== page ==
If you have tested all of your stations and water pressure seems the same, if you have found no floods and no area-specific patches of mushrooms, and you've heard no sounds of water leaking underground, but the meter is still running when all the water is off, then there may be a problem with the meter itself. In that case, you will need to call your water provider.

Tell them all of the tests you've run and ask them to send someone over to check the meter. If it's an old meter, there could be something wrong with it. If it's a newer meter, it could have been improperly installed. If everything is ok when they check, it's time to call a plumber.

Whatever results and whoever pays, you will still have benefitted by each problem discovered and fixed in the process of locating the leak.

Conducting an outdoor water audit will show you many alterations you can make to conserve water. Most of them will make your plants healthier too.
Conducting an outdoor water audit will show you many alterations you can make to conserve water. Most of them will make your plants healthier too. | Source

Water Use Audit

You can benefit still further by calling for a water audit. A water audit will show you what kinds of fixtures can be retrofitted to use less water automatically, and will provide you with a landscape watering schedule tailored to your area and the types of plants you have. Some water suppliers give audits free of charge, so be sure to ask while their technician is still there. Many suppliers also offer a complete indoor-outdoor audit as part of their water conservation program. It wouldn't hurt to ask about that too.

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    • krsharp05 profile image

      krsharp05 4 years ago from 18th and Vine

      I'm going to print this for my husband because we have a sprinkler system, a robotic lawnmower - a pretty big yard - and every month he is (cursing) upset about the water bill being high. I would love to be able to save some money if we can. Thanks for sharing this. -K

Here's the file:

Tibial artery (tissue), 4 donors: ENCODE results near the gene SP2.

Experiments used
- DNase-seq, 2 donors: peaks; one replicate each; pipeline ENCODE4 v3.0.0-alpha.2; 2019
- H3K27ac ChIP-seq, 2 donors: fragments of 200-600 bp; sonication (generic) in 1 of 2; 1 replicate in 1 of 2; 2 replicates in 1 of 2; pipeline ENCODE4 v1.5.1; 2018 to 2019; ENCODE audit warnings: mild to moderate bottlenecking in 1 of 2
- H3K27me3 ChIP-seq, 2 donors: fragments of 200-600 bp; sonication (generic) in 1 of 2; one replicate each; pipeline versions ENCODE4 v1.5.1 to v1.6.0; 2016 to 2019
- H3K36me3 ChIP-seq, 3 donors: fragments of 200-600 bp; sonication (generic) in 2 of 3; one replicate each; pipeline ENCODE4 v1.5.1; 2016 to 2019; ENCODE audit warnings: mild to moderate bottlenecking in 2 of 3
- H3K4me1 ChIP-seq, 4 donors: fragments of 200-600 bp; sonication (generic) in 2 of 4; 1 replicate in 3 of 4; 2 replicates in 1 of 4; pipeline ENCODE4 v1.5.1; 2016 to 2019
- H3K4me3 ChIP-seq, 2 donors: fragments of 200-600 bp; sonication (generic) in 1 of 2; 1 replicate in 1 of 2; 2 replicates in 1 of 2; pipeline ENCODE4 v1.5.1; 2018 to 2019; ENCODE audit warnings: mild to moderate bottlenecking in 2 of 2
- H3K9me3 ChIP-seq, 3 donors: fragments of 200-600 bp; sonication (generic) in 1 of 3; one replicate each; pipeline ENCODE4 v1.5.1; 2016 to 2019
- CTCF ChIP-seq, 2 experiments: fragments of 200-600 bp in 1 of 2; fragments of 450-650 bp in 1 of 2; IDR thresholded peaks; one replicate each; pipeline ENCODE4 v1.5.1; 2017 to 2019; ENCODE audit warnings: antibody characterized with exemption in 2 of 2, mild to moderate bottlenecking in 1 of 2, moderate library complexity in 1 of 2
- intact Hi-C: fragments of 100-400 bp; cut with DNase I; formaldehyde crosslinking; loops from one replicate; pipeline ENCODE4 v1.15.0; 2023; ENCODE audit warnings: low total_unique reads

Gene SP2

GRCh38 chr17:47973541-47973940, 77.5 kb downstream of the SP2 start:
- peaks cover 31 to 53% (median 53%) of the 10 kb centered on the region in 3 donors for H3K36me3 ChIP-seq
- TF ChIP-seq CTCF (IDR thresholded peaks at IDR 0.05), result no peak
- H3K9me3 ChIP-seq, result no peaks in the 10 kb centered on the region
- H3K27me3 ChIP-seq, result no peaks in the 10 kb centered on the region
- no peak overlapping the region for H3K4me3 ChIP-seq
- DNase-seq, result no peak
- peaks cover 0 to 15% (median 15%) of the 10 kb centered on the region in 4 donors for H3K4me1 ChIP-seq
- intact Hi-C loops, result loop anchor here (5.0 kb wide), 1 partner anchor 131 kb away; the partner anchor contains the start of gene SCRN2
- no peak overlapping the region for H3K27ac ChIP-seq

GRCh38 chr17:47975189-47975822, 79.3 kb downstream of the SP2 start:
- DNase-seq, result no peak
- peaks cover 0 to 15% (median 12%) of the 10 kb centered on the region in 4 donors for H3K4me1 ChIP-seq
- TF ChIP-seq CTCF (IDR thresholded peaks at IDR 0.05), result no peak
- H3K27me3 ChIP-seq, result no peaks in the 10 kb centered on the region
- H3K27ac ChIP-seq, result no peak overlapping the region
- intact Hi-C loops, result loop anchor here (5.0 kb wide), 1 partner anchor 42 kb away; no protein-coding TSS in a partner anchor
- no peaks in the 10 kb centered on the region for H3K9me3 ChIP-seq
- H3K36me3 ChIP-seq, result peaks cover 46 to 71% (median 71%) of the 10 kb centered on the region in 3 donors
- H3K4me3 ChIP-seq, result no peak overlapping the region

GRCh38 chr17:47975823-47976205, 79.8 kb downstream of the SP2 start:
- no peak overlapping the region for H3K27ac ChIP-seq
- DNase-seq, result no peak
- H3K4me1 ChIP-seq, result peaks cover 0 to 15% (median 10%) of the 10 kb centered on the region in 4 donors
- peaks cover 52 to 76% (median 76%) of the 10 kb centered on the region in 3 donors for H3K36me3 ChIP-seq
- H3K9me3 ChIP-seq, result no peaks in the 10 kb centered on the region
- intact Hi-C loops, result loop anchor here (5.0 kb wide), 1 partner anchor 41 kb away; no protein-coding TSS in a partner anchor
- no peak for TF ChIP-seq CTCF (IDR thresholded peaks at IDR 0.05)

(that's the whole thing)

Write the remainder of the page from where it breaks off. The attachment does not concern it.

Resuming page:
• watergeek profile image
      Author

      watergeek 4 years ago

      You're welcome. I hope it helps your husband and that you save a lot of money on your water bill.

    • krsharp05 profile image

      krsharp05 4 years ago from 18th and Vine

      Ugh, me too. Or that we sell the robot :)........

    • watergeek profile image
      Author

      watergeek 4 years ago

      A robotic lawnmower? How does that work? Have you written a hub about it, by chance?

    • krsharp05 profile image

      krsharp05 4 years ago from 18th and Vine

      No, but I should. It's a little robot shaped like a beetle. He lives in his own little garage in the yard. He's programmed to come out two times a day - depending on how long the grass is, or if it rains and he mows the yard. I'll have to check into that! Thanks

    • furniturez profile image

      furniturez 4 years ago from Washington

      Definitely going to lower my bill... I can't thank you enough!

    • leahlefler profile image

      leahlefler 4 years ago from Western New York

      This is so important to conserving water and lowering the water bill, watergeek! We don't have a sewer system (we're hooked up to septic), so we don't have a bill for that particular utility. We always monitor our taps to be sure they aren't leaking!

    • cooper cook 4 years ago

      I don't know if this is a commonly asked question or not, but is their a way to tell if your irrigation systems start acting up or be able to tell if they have a leak before it gets out of control? Because a lot of the websites I've been to only say how to fix it when it's usually worst case scenario, and I'd like to try to avoid having worst case scenario. http://www.calgarysprinklersystems.com/about.asp

    • watergeek profile image
      Author

      watergeek 4 years ago

      Check the water meter. That's a dead giveaway. You can't have a leak without the water meter showing it. For a quick refresher:

      * Identify which stations go with which meter (if you have more than one) or be prepared to check all meters at once.

      * Turn all water off that's measured by that meter (or all of them) for about 20 minutes.

      * Check the meter gauge/s to see if the needle or counter is moving. If it is, it means water is being used even with all the water off, i.e. you have a leak somewhere.